Even if you do not suffer from a diagnosable mental disorder, you may still be experiencing bouts of poor mental health, whether it’s anxiety, irritability, trouble sleeping, or simply feeling overwhelmed. So, what can you do if you feel like your mental health needs a pick-me-up?
Regular physical activity—including walking or jogging, swimming, biking, yoga, lifting weights, or even dancing—releases feel-good endorphins. These endorphins can help to promote feelings of calmness and combat the mental fatigue or anxiety that you’re feeling. And what’s more: regular exercise supports your physical health as well!
Identify Your Triggers
Knowing exactly what is causing your anxiety, irritability, or feeling overwhelmed can play a huge role in managing it. Whether it is a relationship with a loved one, responsibilities at work, or stress from outside factors like the news or politics, try to determine exactly what is causing distress. Once you do this, you can ask for help from others in making practical steps to better manage those triggers. Sometimes it might be avoiding those triggers when you can; other times it might be adapting your approach to those triggers to make them less powerful.
As human beings, we are naturally social creatures. While some of us enjoy get-togethers, phone calls, and group dinners more than others, it’s important for all of us to have healthy, supportive relationships with like-minded people. Mental health disorders have a habit of making you feel isolated and misunderstood. But allowing that feeling of loneliness to become a reality in your life is likely to make your mental health even worse.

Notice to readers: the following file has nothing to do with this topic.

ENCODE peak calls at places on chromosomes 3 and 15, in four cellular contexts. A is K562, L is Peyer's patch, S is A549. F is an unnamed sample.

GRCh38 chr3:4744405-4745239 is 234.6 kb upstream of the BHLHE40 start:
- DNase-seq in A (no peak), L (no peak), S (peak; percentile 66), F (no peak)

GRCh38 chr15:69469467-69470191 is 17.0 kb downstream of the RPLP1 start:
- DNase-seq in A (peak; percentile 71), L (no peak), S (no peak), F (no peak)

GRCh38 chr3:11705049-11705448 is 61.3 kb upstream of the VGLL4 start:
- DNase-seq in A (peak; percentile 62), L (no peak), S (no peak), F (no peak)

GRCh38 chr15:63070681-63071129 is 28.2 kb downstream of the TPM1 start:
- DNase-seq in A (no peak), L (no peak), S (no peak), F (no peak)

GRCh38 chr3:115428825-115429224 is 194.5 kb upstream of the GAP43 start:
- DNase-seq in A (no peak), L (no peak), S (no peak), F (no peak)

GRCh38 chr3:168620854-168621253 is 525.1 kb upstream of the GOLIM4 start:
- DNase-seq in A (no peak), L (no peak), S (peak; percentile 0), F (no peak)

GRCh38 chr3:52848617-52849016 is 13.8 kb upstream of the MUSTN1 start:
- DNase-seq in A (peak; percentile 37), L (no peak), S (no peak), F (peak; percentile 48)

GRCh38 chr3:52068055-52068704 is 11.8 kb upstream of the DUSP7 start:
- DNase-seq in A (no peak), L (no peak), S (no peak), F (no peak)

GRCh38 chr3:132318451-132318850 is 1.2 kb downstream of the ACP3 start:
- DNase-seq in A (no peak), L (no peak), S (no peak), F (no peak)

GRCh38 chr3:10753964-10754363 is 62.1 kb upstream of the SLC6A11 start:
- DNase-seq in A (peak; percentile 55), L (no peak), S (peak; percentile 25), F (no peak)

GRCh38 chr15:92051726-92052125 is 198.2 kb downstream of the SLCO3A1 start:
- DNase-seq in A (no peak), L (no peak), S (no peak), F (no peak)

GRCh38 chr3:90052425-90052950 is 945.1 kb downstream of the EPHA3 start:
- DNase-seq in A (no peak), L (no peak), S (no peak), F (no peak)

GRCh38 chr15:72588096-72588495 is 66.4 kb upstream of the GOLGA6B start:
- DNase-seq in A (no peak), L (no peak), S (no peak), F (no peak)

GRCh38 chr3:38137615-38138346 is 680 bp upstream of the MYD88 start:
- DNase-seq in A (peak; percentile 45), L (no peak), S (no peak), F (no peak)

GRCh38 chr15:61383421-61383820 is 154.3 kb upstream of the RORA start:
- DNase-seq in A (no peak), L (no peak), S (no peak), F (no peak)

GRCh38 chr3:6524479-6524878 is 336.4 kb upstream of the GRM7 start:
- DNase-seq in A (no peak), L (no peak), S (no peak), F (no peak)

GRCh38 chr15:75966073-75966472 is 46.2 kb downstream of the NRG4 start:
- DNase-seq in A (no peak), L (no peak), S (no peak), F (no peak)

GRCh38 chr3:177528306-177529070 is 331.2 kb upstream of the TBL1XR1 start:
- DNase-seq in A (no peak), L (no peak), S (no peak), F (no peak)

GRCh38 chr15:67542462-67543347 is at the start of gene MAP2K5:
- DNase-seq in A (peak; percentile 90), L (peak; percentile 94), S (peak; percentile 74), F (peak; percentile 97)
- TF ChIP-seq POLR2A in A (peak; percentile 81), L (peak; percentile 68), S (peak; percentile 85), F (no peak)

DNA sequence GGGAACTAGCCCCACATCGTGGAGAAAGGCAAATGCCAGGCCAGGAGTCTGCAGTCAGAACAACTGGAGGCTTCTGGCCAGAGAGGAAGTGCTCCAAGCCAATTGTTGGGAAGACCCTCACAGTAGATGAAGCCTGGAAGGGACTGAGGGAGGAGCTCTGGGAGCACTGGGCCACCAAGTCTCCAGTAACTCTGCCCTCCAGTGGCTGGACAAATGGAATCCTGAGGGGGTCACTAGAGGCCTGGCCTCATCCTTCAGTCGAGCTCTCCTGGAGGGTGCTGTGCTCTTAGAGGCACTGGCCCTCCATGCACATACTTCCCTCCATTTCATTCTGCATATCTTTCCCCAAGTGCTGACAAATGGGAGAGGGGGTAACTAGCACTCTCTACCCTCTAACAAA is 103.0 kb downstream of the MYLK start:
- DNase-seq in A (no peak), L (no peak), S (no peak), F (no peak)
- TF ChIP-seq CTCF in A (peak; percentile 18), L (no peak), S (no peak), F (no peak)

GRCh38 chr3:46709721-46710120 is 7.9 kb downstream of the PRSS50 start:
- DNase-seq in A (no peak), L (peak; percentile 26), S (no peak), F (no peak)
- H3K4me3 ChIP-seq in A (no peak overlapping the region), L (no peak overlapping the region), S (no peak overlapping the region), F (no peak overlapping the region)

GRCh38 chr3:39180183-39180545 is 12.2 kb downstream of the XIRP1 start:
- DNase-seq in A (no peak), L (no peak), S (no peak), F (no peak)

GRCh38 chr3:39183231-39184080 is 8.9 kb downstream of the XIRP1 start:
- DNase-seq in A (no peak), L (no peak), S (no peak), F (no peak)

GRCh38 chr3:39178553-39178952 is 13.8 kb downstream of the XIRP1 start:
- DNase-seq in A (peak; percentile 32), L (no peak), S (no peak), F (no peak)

Even if you’re not able to meet in-person, a video call, online game, or even a text thread can help to bridge the gap and keep those communication channels open.
And remember: Always talk with your healthcare provider about your mental health concerns. Your provider may not have any idea that you’re feeling anxious, sad, or overwhelmed during a ten-minute check-up. And they won’t be able to help if they don’t know how you’ve been feeling.
Find Your “Pause” Button
In our modern world, technological connectivity is shorthand for admitting that we are always “on.” Between our smart phones, laptops, tablets, and app-enabled TVs, there is always something grabbing our attention and forcing us to interact—whether we realize it or not.
When it comes to caring for your mental health, remember that your brain often needs time for contemplation and reflection. This means being free of distractions or obligations for at least five minutes a day and simply observing and naming the thoughts, fears, and worries that enter your mind. This practice of mindfulness can be difficult at first but keep at it and you’ll find yourself getting better at it. And in turn, you may just find your mental health getting better as well.